What Lauren Alaina's Surprise Number One Song Says About Country Radio

Singer-songwriter's "Road Less Traveled" is the first Country Airplay Number One by a solo female artist since September 2016

Lauren Alaina's "Road Less Traveled" is the first Number One song by a woman on the Country Airplay chart since September 2016. Credit: Frazer Harrison/GettyImages

For the month of April thus far, there were two momentous occasions in country radio: Luke Bryan made history by taking six singles off one album to the top of the Billboard Country Airplay chart and, with "Road Less Traveled," Lauren Alaina became the first female solo artist since Kelsea Ballerini last September to have a Number One song. Both are major achievements, but it's telling that the record Bryan beat was actually his own: he, and other male artists like him, have been so dominant in the past decade that they're literally competing against themselves. Bryan staring down his wax doppelgänger at this month's ACM Awards was a funny joke, but, all things considered, a figurine of Luke Bryan probably has a better chance of claiming a Number One song than any given female country artist.

Alaina, announcing on Facebook Live that "Road Less Traveled" had taken the top slot on Country Airplay, was visibly shaken. With tears streaming down her face, she talked about the challenges that she'd faced in the journey to her second album, six years in the making. It's no small task to earn a chart-topping single after an absence as lengthy as Alaina's, but it's arguably an even greater feat to, as a woman, reach that coveted radio-play pinnacle.

Almost two years since the infamous "Tomatogate" controversy, women are still not fairly represented on the charts. Though Ballerini became the only woman in history to top Country Airplay and Hot Country Songs simultaneously, with "Peter Pan," and Carrie Underwood had a Number One with "Church Bells," 2016 and 2017 to date were still essentially male-driven. For all the effort to discuss the "women in country music" problem at hand (and lots of lovely "Proud Tomato" tank-tops), little progress has actually been made.

It's hard not to question if radio should even matter – not just for women, but when it comes to the quality of overall artistic output. As radio continues to prove that it doesn't prioritize female voices, women have been making albums that have found the sweet spot between critical approval and fiscal success. From Miranda Lambert's The Weight of These Wings to Maren Morris's Hero, women are creating terrific art while running profitable tours, selling records and winning awards. If you look at Billboard's Top Country Albums thus far this year, women have dominated by nearly half (exactly half, if you count Little Big Town). Lambert, Alison Krauss, RaeLynn and Reba McEntire all had Number One LPs without Number One songs.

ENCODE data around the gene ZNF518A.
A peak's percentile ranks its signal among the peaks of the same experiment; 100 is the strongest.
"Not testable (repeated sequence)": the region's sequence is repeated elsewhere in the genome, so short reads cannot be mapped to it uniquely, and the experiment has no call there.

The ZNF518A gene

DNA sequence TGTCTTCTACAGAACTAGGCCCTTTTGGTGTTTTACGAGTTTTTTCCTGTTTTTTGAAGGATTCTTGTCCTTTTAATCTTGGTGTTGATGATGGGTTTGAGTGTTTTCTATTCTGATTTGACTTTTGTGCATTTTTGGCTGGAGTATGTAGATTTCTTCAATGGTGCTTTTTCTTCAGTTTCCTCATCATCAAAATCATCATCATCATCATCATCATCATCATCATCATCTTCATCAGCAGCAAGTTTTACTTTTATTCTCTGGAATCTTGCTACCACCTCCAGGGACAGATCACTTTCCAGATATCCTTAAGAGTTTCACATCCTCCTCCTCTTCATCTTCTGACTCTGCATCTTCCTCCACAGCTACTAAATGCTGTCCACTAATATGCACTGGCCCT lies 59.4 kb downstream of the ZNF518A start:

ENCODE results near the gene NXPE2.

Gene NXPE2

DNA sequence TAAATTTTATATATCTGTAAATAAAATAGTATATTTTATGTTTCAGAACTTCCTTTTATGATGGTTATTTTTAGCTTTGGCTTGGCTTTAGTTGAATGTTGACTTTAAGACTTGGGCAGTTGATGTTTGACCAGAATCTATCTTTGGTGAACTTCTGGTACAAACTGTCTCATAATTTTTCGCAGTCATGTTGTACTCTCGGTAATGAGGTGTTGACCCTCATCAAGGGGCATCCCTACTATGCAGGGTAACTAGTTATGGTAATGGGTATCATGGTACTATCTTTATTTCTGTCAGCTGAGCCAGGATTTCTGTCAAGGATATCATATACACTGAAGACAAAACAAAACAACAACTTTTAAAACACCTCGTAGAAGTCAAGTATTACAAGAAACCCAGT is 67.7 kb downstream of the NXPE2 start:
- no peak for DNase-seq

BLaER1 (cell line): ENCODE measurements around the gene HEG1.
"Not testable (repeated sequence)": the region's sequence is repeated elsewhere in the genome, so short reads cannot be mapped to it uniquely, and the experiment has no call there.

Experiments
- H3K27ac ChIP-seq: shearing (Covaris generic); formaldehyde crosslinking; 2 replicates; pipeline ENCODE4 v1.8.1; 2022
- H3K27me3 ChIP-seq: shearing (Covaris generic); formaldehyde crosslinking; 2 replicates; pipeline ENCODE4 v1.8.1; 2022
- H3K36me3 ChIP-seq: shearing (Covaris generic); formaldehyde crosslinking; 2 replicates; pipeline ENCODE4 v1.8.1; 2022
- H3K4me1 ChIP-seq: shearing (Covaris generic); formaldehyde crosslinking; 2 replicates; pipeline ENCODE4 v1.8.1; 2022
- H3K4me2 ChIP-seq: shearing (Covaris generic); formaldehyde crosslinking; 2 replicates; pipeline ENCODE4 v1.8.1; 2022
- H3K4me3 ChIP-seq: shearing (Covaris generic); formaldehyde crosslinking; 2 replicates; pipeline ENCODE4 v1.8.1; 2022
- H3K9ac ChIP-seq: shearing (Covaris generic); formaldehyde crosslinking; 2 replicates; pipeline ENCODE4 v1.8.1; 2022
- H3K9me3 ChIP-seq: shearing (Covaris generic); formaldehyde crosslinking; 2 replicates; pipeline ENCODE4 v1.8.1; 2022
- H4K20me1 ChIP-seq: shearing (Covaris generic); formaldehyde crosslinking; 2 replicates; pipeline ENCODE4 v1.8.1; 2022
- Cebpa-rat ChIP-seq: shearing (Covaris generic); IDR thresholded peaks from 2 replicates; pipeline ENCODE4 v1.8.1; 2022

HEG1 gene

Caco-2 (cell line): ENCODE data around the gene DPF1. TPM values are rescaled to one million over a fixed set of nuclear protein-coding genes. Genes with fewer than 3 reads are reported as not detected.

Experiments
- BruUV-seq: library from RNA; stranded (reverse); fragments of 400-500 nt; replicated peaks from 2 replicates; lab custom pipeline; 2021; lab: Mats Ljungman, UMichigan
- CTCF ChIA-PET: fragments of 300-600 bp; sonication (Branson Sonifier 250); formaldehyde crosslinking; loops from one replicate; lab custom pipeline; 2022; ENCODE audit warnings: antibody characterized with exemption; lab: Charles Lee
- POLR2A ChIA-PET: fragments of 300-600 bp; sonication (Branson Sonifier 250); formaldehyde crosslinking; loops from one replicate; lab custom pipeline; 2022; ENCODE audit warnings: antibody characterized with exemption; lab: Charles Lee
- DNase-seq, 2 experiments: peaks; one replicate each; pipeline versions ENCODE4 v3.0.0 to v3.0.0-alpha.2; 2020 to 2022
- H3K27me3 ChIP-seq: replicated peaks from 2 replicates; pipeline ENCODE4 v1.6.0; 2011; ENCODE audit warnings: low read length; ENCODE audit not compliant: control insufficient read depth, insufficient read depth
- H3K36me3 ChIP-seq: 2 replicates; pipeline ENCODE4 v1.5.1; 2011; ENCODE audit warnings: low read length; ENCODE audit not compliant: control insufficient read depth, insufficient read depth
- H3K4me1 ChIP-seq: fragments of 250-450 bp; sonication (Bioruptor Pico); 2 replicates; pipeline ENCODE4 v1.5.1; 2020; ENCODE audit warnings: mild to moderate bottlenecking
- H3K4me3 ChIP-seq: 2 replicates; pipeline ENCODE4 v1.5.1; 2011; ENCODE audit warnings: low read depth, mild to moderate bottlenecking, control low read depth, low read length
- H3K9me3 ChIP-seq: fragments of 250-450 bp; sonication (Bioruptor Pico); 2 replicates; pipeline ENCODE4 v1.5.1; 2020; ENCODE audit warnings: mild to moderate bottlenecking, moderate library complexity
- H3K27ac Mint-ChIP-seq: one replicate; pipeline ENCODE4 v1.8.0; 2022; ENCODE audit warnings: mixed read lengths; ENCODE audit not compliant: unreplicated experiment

Chris Stapleton, whose Traveller is now two years old, reigned for four weeks in January. Stapleton may not be female, clearly, but he's another artist who, despite enormous success and critical acclaim, only reached the top of Hot Country Songs with "Tennessee Whiskey" after a viral CMA Awards duet with Justin Timberlake. Likewise, he basically owned the 2016 albums chart, along with names like Morris, Dolly Parton and Sturgill Simpson. Unbelievably, Morris's "My Church" never hit Number One – which nonetheless didn't hurt her when it came time for the Grammy Awards.

Country radio's power is undeniable, but it can also be poisonous. It's been known to kill albums before they were even born – Kip Moore's for example, when the slow-burning "Dirt Road" failed to reach expectations and brought down an entire body of work in its wake. Similarly, radio's lack of respect for female voices has put excellent records, like Brandy Clark's Big Day in a Small Town, at a disadvantage. But women, and album-focused artists, like Simpson and Stapleton, are working hard to not only make country radio a more equal playing field, but to force it to loosen its grip on the forecast of an artist's career. That's a very good thing for art in the long run, because while singles may make news, albums make a legacy.

Alaina's last single, "Next Boyfriend," didn't come close to the Top 10, and thus she made Road Less Traveled and its title track, written with Meghan Trainor and Jesse Frasure, without the promise of an instant hit. As a result, her album is brave and personal, addressing her battle with bulimia, and includes songs like the devastating "Same Day Different Bottle" and "Three," an aching ballad that literally describes the sacrifices an artist has to make to get on radio – it's slow and gorgeous and showcases her vocals, not an FM dial-friendly cadence.

With "Road Less Traveled," Alaina has reached a place where radio came to her. Which is what women, from Lambert to Morris, have often had to do all along: define the terms of their own success. From time to time, country radio may help get them there, but Alaina proved that women don't need approval to make their best art.